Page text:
By Christopher L. Dutton, Green Mountain Power Corp.
Jan. 9, 2004 — In early 1998, Green Mountain Power was sagging under the weight of an adverse rate order disallowing costs incurred under an above-market, long-term power contract as well as the burden of its own bureaucracy.
Executives in their spacious, well-appointed offices had a great view of the sunsets over Lake Champlain and the Adirondack Mountains, but the business was in peril. We were confronted by an acute financial and liquidity crisis. Bankruptcy loomed before us.
We made some swift and seismic cultural changes, radically streamlined our business, and looked forward to dramatically improved customer service performance. Our place of business now feels much more like an energetic customer-driven technology-based company than a staid utility that’s been in business for 110 years.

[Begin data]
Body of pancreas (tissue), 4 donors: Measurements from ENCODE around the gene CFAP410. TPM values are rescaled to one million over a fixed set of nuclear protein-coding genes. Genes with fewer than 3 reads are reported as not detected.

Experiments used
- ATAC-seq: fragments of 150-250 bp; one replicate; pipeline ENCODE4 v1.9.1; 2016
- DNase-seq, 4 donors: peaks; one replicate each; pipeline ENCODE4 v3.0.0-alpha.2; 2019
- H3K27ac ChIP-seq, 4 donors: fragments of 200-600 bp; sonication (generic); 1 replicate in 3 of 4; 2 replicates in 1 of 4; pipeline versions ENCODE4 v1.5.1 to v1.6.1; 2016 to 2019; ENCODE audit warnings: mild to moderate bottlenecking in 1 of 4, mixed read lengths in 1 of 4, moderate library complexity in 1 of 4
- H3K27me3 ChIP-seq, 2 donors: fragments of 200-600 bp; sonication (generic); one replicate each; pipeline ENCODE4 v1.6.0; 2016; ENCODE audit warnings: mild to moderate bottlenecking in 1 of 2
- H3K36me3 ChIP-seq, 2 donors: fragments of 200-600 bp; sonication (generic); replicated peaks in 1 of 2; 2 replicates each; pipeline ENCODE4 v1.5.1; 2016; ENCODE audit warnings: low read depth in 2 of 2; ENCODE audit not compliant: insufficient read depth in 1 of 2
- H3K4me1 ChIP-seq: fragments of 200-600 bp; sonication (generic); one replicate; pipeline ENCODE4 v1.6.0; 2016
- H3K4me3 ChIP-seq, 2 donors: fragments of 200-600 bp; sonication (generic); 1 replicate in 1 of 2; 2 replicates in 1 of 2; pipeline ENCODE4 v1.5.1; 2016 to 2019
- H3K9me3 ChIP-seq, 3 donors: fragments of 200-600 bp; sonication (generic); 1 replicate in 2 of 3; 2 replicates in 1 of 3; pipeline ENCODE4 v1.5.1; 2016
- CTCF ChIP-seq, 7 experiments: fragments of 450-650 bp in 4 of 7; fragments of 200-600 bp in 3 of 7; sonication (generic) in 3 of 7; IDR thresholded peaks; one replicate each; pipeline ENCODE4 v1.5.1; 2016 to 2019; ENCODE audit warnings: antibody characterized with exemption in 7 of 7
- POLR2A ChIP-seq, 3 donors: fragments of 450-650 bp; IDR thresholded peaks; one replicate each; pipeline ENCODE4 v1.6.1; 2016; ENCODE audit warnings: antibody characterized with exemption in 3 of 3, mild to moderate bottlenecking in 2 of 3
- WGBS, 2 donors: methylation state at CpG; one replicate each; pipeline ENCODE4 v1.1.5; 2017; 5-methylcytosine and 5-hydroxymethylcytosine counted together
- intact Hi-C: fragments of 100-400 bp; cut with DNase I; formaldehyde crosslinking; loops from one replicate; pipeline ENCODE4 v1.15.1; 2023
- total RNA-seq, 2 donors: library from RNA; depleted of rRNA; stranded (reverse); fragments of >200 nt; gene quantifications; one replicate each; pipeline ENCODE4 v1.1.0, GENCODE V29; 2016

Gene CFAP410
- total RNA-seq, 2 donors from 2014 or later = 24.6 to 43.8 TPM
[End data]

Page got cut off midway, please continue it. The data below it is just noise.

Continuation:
Five years after our near financial meltdown, the value of our stock (NYSE: GMP) has risen from a low of around $6 per share to recent trading at $22 per share. Business Week magazine ranked Green Mountain Power 25th among “The Small-Cap Top 50” across all industries. Our cumulative five-year return is substantially better than both the S&P 500 and Edison Electric Institute’s (EEI’s) national index of investor-owned utilities.
Our customers have benefited as well. The percentage of customer service calls answered in less than 20 seconds has skyrocketed from below 30 to 85 percent. Our customer favorability and satisfaction ratings are at or above those of our Edison Electric Institute peers.